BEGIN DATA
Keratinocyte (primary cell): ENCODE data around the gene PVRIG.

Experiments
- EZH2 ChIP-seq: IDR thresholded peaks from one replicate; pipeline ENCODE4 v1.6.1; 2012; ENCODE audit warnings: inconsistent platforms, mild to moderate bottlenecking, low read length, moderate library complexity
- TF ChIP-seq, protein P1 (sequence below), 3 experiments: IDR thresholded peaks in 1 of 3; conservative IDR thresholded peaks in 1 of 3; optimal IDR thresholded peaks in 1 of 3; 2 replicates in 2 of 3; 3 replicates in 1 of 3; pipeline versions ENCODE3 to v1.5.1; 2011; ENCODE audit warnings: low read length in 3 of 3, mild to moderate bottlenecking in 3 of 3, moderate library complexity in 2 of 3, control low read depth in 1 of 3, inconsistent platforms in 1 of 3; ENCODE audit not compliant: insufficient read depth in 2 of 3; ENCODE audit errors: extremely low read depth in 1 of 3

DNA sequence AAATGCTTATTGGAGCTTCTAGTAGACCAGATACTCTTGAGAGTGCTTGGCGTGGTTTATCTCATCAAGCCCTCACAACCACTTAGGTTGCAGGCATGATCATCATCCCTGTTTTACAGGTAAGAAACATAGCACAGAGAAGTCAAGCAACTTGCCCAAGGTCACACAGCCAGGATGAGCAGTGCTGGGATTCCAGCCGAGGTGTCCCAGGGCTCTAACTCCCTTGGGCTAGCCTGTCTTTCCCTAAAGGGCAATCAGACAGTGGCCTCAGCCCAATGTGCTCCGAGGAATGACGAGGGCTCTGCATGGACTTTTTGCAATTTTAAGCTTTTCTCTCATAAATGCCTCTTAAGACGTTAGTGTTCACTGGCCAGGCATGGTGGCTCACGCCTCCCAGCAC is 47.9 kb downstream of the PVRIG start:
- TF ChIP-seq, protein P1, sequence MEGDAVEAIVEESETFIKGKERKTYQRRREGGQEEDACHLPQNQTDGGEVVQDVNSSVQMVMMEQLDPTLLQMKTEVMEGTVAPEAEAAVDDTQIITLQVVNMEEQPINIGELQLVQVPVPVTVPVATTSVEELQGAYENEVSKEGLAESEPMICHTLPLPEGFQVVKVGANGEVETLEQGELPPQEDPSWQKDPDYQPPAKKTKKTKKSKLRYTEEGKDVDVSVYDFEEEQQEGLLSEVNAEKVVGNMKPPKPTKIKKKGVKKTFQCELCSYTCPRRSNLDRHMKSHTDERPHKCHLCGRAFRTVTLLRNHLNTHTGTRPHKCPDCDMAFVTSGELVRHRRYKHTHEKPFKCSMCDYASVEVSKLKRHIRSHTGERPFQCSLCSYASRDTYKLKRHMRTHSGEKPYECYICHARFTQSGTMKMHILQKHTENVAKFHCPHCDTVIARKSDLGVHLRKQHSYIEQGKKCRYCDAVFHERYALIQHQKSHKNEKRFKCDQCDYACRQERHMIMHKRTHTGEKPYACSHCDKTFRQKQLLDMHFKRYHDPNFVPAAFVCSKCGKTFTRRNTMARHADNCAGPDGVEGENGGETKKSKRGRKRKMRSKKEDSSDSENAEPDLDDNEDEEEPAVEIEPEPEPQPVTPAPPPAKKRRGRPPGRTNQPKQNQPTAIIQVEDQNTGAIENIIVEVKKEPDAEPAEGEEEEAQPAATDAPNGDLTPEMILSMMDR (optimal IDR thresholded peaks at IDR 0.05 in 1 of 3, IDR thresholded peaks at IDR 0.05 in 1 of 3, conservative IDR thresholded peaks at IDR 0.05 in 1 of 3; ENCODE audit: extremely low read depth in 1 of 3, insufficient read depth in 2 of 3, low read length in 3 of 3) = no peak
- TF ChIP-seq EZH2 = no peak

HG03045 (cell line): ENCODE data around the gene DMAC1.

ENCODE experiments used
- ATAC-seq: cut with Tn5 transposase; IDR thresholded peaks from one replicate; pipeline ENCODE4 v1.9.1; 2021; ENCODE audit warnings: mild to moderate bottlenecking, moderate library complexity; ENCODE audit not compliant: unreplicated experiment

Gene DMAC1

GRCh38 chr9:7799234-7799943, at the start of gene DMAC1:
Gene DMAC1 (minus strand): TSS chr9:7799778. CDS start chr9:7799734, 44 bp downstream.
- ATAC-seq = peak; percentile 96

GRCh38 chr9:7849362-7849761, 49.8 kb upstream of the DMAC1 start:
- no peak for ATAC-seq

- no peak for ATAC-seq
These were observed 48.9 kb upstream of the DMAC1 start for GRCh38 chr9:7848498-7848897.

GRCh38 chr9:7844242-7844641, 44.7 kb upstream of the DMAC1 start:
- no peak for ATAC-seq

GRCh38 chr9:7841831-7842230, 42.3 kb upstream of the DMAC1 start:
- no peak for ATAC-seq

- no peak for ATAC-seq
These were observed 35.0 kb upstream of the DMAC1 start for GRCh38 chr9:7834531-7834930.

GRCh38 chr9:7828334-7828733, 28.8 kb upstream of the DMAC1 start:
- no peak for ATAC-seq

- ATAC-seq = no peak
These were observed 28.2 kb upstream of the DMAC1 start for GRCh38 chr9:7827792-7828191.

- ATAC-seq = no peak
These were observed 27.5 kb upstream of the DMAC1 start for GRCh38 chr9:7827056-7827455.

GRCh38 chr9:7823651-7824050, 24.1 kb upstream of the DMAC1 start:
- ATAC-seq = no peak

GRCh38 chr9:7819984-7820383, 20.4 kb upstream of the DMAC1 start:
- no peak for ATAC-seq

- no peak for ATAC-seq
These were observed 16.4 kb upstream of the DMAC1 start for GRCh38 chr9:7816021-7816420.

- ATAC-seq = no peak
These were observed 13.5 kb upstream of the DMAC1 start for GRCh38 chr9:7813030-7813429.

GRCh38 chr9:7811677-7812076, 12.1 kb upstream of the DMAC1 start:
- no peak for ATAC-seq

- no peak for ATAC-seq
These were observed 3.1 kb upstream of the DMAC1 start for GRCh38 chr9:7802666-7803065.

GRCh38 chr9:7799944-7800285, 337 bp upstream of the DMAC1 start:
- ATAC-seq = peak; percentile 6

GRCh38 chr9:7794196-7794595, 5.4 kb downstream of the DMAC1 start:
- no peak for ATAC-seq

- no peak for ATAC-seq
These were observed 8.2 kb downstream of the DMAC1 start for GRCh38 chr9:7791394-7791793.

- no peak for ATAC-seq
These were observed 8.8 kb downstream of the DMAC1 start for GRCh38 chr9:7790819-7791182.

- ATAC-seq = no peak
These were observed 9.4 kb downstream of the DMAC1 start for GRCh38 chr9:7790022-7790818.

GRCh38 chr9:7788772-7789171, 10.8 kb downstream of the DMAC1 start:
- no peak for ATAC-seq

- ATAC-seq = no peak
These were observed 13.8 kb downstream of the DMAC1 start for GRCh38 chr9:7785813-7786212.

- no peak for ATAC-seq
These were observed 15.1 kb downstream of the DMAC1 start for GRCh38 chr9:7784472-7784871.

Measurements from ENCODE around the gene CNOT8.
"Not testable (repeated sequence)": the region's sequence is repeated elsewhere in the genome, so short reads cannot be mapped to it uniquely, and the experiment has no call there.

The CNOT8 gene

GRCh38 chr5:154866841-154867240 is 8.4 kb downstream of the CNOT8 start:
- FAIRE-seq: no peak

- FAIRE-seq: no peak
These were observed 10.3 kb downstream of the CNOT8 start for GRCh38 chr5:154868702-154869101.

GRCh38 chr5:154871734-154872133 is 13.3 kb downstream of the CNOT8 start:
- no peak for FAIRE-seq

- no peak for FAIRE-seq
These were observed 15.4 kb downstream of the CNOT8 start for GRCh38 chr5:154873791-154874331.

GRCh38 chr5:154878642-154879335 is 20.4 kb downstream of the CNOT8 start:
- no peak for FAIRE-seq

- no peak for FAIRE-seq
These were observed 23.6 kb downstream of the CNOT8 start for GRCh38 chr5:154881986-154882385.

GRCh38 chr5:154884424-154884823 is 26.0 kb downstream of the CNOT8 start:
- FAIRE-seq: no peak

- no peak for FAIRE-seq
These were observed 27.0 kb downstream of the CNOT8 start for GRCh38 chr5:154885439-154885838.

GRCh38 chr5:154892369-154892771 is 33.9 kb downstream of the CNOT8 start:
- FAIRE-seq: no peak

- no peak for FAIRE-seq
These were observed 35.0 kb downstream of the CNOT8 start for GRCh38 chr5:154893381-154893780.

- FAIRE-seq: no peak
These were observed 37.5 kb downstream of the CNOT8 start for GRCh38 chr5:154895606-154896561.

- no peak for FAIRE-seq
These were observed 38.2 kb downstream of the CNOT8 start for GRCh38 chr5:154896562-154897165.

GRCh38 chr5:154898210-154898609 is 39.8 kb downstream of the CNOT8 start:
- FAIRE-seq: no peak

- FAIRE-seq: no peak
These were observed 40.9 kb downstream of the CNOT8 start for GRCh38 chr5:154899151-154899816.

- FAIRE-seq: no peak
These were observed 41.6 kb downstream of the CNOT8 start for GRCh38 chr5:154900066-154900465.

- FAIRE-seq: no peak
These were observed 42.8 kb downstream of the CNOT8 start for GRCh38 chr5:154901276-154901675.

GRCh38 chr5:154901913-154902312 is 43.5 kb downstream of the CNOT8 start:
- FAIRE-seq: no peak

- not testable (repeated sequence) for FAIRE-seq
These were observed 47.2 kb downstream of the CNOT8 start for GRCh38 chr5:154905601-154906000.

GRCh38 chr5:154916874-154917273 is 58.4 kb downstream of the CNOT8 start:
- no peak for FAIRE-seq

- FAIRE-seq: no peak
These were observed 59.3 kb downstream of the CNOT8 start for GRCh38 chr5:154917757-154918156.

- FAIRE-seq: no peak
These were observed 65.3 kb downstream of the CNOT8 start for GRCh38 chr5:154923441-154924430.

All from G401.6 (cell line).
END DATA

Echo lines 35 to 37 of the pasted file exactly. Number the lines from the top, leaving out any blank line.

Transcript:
- no peak for ATAC-seq
These were observed 16.4 kb upstream of the DMAC1 start for GRCh38 chr9:7816021-7816420.

- ATAC-seq = no peak